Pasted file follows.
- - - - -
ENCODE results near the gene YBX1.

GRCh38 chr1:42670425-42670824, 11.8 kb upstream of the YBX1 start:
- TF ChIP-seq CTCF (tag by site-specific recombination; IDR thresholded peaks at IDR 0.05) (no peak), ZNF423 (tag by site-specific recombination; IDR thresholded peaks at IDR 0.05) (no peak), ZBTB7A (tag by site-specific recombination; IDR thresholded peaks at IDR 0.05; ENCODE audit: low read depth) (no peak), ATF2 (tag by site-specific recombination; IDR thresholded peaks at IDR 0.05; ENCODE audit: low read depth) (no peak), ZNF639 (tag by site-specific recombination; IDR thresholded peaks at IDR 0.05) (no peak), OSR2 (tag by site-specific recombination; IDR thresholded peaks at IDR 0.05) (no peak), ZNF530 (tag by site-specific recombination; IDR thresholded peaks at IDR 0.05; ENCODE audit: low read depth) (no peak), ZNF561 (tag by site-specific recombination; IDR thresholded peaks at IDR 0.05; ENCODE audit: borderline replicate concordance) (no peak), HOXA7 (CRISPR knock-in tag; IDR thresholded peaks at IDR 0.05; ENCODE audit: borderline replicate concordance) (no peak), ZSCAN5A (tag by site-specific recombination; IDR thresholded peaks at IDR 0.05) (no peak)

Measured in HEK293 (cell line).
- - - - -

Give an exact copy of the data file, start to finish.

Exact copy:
ENCODE results near the gene YBX1.

GRCh38 chr1:42670425-42670824, 11.8 kb upstream of the YBX1 start:
- TF ChIP-seq CTCF (tag by site-specific recombination; IDR thresholded peaks at IDR 0.05) (no peak), ZNF423 (tag by site-specific recombination; IDR thresholded peaks at IDR 0.05) (no peak), ZBTB7A (tag by site-specific recombination; IDR thresholded peaks at IDR 0.05; ENCODE audit: low read depth) (no peak), ATF2 (tag by site-specific recombination; IDR thresholded peaks at IDR 0.05; ENCODE audit: low read depth) (no peak), ZNF639 (tag by site-specific recombination; IDR thresholded peaks at IDR 0.05) (no peak), OSR2 (tag by site-specific recombination; IDR thresholded peaks at IDR 0.05) (no peak), ZNF530 (tag by site-specific recombination; IDR thresholded peaks at IDR 0.05; ENCODE audit: low read depth) (no peak), ZNF561 (tag by site-specific recombination; IDR thresholded peaks at IDR 0.05; ENCODE audit: borderline replicate concordance) (no peak), HOXA7 (CRISPR knock-in tag; IDR thresholded peaks at IDR 0.05; ENCODE audit: borderline replicate concordance) (no peak), ZSCAN5A (tag by site-specific recombination; IDR thresholded peaks at IDR 0.05) (no peak)

Measured in HEK293 (cell line).